62. Others suggested that any attempt to link permanent membership of the UN Security Council to possession of nuclear weapons was potentially very dangerous. David Broucher, a former UK Permanent Representative at the UN Conference on Disarmament, told us that there was a widespread belief in the developing world that the UK possessed nuclear weapons in order to guarantee its seat on the Security Council. This erroneous perception, he said, risked fuelling further nuclear proliferation as developing nations sought to enhance their own international influence. For this reason, Mr Broucher claimed that the so-called 'seat at the top table' argument in favour of nuclear weapons was 'pernicious', reasoning that:

    is it not better for us to establish that the reason we have a seat at the top table is because we are a powerful industrial nation with a great trading history and a great diplomatic history and we are a member of more international organisations than anyone else…I do not think you need to be waving the big stick in order to justify your seat at the top table.[53]

63. Professor Colin Gray, of the University of Reading, disagreed with this contention and suggested that "it is an historical fact that members of the Security Council have been nuclear armed". He argued that "the notion that we can change that unilaterally… flies in the face of historical experience", and "to try and rewrite that would be very difficult and not very persuasive". Ultimately, in his view:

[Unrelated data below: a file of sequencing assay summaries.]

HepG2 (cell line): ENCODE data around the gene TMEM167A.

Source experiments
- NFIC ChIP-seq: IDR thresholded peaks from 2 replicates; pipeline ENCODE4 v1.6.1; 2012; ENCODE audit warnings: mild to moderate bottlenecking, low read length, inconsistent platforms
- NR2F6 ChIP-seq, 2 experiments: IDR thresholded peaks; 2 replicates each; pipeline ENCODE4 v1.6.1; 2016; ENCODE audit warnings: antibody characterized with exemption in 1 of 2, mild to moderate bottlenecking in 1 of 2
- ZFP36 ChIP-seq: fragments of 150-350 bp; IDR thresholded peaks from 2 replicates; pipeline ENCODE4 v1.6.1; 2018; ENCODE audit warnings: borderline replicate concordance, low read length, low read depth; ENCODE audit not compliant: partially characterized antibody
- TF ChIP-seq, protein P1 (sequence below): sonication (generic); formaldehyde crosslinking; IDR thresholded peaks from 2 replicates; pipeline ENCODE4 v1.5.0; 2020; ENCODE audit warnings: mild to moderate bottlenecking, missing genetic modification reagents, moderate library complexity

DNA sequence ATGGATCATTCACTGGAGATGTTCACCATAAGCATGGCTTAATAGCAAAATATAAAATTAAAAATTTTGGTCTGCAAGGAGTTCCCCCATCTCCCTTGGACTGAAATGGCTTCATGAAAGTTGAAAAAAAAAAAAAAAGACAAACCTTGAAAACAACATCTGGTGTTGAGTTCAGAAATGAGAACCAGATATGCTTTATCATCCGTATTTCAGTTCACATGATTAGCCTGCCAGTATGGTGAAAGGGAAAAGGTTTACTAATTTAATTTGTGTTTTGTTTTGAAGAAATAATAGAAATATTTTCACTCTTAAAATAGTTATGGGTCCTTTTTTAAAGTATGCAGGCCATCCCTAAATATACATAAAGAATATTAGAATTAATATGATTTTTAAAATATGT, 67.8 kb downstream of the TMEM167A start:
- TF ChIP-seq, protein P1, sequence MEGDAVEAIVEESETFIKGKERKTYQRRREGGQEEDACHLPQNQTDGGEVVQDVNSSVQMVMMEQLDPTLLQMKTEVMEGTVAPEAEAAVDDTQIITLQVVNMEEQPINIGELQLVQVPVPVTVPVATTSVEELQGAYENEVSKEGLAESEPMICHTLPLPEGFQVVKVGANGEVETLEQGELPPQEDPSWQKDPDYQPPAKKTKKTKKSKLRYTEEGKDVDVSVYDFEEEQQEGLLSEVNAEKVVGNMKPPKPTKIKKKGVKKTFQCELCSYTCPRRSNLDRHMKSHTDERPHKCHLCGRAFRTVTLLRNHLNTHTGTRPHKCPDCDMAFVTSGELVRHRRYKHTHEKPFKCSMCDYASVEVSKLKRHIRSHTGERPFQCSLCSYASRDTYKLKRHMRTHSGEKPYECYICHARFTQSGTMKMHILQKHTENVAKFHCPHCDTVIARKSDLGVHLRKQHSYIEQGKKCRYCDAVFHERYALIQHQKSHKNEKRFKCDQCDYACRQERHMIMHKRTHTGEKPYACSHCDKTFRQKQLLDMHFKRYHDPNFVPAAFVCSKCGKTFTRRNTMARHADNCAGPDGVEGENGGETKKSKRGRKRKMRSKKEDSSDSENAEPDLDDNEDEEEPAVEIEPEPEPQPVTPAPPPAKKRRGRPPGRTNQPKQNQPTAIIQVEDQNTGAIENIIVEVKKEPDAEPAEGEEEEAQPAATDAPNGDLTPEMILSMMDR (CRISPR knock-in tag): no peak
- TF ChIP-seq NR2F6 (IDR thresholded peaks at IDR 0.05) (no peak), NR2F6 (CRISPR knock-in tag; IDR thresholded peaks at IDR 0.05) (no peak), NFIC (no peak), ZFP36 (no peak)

the diplomatic cost to Britain of abandoning her nuclear weapons would be very considerable and the case for Britain maintaining her position [in the world] would become very much more difficult if she does abandon her nuclear weapons.[54]

64. Other witnesses took the opposing view, that far from enhancing its international influence, possession of nuclear weapons undermined the UK's prestige. Abandonment of the nuclear deterrent, they argued, would allow the UK to assume a leading role in international arms control agreements and thereby bolster the UK's long-term interests and status. Dan Plesch, of the School of Oriental and African Studies, argued that "this country would be looked on much more favourably if it did not have nuclear weapons" and "would be regarded as being much more modern".[55] Dr Kate Hudson, Director of the Campaign for Nuclear Disarmament, told us that:

    there is an overwhelming demand from the vast majority of countries in the world for the nuclear weapons states to pursue their disarmament obligations, and the status and prestige which would associate with taking a step in that direction would be quite extraordinarily large.[56]

65. It is clear that there is a difference of views and no clear consensus that international influence is, of itself, a reason to retain the strategic nuclear deterrent. We recommend that the MoD make clear whether the Government believes the possession of a nuclear deterrent is an important contributor to the UK's international influence.

47   Ev 67 Back

48   Q 40 [Dr Willett], Ev 67 Back

49   Q 40 [Sir Michael Quinlan] Back

50   Q 200 Back

51   Q 202 Back

52   Ibid. Back

53   Q 103 Back

54   Q 104 Back

55   Q 40 [Mr Plesch] Back

56   Q 40 [Dr Hudson] Back